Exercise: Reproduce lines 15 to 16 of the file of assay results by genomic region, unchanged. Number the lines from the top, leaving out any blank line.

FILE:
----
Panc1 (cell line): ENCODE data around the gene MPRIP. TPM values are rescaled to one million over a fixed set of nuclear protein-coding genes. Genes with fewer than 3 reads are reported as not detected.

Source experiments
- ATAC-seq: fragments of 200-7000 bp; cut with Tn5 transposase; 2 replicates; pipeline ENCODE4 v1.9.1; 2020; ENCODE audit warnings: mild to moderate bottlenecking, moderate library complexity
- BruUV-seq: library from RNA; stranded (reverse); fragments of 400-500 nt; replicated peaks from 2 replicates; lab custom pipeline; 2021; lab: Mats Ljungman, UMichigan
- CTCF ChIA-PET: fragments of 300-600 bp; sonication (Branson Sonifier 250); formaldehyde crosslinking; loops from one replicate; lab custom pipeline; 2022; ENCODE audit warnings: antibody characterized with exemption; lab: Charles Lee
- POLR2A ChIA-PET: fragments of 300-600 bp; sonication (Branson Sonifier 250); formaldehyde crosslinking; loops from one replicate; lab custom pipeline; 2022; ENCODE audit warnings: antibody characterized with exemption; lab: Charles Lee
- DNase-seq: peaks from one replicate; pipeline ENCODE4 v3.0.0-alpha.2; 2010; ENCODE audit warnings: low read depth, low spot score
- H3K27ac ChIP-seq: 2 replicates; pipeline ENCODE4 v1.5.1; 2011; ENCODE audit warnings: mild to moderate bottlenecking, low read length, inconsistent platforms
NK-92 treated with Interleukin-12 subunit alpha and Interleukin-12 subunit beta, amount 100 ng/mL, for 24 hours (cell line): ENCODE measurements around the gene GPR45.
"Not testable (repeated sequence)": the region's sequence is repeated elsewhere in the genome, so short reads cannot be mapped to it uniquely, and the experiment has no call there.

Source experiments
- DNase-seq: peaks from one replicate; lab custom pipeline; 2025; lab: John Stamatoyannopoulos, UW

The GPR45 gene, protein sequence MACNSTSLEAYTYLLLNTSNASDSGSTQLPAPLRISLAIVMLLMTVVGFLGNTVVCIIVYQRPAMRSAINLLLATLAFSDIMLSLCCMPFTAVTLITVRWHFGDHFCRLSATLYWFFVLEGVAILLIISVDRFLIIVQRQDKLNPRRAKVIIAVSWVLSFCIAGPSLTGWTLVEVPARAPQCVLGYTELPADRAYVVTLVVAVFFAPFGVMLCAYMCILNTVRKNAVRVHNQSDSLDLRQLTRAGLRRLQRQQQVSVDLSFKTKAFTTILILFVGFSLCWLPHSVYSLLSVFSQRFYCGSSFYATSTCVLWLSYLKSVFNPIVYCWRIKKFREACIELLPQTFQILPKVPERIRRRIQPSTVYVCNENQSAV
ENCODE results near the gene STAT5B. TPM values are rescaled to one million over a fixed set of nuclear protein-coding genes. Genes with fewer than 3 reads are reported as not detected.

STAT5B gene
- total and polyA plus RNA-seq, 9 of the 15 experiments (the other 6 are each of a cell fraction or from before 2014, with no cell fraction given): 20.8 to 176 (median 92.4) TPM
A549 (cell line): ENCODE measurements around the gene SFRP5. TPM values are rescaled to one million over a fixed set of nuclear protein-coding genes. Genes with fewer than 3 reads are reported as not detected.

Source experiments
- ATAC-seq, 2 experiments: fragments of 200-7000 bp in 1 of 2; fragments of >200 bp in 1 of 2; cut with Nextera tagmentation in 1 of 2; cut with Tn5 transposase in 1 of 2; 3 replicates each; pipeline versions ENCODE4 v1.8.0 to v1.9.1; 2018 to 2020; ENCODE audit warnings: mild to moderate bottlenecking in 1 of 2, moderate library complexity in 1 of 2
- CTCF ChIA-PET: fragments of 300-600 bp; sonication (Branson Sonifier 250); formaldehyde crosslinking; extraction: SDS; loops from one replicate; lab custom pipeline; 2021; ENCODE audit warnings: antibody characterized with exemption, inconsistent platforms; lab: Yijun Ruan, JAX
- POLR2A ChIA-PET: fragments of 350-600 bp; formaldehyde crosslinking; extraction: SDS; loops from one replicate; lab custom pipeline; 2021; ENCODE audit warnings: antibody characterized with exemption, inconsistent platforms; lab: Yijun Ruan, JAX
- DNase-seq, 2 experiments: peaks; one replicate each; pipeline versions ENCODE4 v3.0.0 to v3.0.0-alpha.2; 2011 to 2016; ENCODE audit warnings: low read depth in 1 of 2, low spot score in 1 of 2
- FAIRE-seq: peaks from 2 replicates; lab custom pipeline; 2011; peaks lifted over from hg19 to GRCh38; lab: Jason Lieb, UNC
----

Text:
STAT5B gene
- total and polyA plus RNA-seq, 9 of the 15 experiments (the other 6 are each of a cell fraction or from before 2014, with no cell fraction given): 20.8 to 176 (median 92.4) TPM